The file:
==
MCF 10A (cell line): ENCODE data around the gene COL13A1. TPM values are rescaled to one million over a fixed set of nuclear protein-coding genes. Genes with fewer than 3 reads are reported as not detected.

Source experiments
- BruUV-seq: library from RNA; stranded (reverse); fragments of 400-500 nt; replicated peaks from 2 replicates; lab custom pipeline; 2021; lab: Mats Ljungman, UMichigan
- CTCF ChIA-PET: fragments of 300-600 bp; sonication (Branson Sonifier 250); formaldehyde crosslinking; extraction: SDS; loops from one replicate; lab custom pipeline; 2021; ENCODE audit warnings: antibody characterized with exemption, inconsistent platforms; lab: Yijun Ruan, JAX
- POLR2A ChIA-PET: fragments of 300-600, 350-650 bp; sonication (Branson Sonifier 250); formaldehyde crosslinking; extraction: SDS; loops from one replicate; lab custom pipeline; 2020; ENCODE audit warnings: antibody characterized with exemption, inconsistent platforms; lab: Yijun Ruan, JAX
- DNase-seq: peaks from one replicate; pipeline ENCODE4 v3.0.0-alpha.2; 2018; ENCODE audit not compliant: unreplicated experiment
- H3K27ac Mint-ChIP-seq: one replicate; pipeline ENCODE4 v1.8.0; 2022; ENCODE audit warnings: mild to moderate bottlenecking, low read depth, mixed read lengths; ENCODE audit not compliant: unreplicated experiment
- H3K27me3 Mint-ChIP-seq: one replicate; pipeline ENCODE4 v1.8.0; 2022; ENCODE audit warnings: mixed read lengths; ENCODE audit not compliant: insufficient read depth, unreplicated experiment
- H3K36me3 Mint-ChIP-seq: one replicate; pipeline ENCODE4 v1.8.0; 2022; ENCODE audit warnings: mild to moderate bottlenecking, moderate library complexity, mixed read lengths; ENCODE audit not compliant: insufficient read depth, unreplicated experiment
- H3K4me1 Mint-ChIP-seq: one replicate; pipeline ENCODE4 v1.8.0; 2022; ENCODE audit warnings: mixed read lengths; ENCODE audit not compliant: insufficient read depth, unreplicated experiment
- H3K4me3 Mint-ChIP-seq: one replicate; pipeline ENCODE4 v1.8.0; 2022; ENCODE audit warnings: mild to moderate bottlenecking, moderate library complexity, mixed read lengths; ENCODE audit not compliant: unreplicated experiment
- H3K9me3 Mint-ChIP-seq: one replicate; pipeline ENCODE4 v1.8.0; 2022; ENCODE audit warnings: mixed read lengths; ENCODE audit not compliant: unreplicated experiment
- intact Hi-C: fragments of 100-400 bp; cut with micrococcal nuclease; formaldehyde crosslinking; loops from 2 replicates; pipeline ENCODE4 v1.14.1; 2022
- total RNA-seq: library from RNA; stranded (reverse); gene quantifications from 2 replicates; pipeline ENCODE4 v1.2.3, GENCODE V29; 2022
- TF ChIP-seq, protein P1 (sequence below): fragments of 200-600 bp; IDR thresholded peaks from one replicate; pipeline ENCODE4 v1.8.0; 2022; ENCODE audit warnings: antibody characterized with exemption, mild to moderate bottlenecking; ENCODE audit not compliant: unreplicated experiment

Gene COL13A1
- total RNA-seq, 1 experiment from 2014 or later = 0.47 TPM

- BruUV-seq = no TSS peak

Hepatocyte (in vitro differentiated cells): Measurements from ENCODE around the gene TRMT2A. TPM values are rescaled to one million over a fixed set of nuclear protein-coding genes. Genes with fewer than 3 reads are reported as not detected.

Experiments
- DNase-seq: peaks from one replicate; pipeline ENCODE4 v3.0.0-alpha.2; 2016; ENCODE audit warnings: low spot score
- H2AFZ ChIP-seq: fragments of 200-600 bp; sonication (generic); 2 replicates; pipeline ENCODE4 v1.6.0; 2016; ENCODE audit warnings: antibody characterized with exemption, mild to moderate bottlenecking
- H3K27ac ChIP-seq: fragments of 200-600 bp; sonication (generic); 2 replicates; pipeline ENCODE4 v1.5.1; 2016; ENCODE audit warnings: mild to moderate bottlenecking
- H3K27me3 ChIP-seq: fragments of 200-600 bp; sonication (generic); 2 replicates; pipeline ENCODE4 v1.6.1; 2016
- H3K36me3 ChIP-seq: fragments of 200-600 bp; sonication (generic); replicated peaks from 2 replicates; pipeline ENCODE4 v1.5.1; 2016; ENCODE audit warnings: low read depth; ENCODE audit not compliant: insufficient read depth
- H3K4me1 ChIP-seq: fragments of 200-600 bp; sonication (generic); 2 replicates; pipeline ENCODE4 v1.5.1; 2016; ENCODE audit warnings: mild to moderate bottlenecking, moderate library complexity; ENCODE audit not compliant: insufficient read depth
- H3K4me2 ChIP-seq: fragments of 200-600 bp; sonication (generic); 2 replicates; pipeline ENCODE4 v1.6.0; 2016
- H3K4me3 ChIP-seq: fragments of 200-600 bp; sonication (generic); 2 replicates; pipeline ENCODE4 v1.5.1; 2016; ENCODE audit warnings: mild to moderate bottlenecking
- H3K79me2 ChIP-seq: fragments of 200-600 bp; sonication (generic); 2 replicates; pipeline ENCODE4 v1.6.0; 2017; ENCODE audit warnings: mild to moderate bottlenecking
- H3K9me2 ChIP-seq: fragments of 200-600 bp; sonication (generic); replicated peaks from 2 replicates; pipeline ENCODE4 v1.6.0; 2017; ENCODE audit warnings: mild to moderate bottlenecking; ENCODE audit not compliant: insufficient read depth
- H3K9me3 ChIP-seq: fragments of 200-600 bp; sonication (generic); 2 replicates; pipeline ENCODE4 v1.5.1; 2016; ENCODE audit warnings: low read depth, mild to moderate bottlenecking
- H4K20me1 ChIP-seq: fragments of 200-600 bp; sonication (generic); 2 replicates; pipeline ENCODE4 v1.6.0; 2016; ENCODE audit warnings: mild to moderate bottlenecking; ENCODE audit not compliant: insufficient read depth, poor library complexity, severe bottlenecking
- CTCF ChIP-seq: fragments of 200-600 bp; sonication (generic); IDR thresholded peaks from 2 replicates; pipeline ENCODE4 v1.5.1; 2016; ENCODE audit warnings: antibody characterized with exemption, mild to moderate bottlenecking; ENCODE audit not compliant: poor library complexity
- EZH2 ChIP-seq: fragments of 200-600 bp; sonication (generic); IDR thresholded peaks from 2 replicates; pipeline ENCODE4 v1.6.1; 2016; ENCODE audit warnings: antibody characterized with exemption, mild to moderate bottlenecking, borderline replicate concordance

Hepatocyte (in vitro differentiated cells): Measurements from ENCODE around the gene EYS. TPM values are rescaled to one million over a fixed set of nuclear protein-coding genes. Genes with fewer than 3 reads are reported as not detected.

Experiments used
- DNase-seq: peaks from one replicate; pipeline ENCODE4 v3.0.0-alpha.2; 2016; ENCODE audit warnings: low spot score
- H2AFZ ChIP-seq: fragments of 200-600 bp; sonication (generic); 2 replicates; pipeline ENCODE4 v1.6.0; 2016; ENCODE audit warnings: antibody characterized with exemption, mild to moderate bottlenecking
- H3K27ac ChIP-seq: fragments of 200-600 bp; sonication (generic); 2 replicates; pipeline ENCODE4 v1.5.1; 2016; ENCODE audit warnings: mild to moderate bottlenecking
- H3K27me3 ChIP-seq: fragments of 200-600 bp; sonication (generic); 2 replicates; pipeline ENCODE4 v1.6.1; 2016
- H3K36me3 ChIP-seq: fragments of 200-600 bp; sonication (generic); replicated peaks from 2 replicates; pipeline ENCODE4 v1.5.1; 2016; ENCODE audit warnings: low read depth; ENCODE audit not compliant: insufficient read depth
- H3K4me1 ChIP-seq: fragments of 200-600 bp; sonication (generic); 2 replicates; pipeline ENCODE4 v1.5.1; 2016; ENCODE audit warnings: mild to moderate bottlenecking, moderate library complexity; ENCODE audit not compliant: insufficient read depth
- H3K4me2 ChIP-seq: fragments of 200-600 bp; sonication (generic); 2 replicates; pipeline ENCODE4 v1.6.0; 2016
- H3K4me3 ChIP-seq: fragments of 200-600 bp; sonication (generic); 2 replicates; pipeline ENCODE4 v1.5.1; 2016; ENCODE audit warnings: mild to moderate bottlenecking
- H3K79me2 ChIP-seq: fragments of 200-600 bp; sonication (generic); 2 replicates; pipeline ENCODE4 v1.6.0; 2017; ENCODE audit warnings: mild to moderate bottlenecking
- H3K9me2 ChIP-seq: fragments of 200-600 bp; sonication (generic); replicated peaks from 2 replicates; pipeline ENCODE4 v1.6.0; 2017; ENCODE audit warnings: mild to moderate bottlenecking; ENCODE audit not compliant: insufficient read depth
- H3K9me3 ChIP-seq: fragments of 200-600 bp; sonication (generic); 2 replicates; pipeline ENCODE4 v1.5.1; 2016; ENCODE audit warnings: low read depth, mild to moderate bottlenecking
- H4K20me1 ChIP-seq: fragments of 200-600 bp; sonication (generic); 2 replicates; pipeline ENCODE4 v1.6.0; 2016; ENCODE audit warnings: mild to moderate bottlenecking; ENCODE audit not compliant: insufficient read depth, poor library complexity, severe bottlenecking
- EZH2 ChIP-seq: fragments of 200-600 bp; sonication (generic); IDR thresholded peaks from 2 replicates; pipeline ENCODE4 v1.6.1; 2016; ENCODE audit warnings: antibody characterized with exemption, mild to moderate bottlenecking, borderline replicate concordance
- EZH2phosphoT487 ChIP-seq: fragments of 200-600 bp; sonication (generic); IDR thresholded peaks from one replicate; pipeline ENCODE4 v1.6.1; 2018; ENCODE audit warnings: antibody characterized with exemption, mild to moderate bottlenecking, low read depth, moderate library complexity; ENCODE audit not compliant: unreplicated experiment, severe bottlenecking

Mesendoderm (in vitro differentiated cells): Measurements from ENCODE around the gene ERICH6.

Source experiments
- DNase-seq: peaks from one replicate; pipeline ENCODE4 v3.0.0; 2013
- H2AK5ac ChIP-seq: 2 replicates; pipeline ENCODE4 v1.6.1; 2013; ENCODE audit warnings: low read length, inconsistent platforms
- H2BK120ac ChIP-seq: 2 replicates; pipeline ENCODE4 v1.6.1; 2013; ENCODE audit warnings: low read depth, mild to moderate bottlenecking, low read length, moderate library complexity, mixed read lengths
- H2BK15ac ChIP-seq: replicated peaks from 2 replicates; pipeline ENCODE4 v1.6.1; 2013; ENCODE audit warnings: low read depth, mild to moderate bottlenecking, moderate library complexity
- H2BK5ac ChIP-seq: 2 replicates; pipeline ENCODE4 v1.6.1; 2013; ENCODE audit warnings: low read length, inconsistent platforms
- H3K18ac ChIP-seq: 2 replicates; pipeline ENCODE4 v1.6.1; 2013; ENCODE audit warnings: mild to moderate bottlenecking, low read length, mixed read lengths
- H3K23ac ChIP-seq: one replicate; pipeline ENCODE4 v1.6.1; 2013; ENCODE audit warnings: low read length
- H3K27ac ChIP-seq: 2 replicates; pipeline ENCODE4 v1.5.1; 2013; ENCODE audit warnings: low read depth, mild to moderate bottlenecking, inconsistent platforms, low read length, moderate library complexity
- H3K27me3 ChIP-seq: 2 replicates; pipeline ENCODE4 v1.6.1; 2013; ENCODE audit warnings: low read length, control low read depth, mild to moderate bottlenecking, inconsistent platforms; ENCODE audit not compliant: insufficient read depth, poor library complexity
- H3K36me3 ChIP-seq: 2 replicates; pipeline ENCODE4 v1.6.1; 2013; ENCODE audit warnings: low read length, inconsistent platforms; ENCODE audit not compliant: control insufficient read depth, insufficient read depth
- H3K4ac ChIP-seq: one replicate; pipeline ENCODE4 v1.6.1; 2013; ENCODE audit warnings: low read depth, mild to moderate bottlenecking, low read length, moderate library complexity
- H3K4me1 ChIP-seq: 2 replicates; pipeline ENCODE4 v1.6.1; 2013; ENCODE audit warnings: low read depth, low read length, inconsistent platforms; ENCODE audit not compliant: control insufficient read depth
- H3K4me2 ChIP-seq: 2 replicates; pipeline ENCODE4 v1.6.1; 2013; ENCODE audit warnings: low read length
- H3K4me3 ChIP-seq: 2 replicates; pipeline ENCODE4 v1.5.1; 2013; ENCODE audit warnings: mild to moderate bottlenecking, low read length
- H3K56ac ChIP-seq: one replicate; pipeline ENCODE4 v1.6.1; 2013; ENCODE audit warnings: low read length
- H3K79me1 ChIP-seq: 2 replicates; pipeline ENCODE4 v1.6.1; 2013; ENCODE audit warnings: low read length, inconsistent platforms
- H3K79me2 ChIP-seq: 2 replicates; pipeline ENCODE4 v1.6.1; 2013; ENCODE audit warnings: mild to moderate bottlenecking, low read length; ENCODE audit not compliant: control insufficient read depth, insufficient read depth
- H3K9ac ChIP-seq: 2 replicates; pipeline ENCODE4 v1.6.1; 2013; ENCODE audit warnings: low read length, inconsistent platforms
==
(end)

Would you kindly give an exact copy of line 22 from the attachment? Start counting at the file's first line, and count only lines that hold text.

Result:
- H2AFZ ChIP-seq: fragments of 200-600 bp; sonication (generic); 2 replicates; pipeline ENCODE4 v1.6.0; 2016; ENCODE audit warnings: antibody characterized with exemption, mild to moderate bottlenecking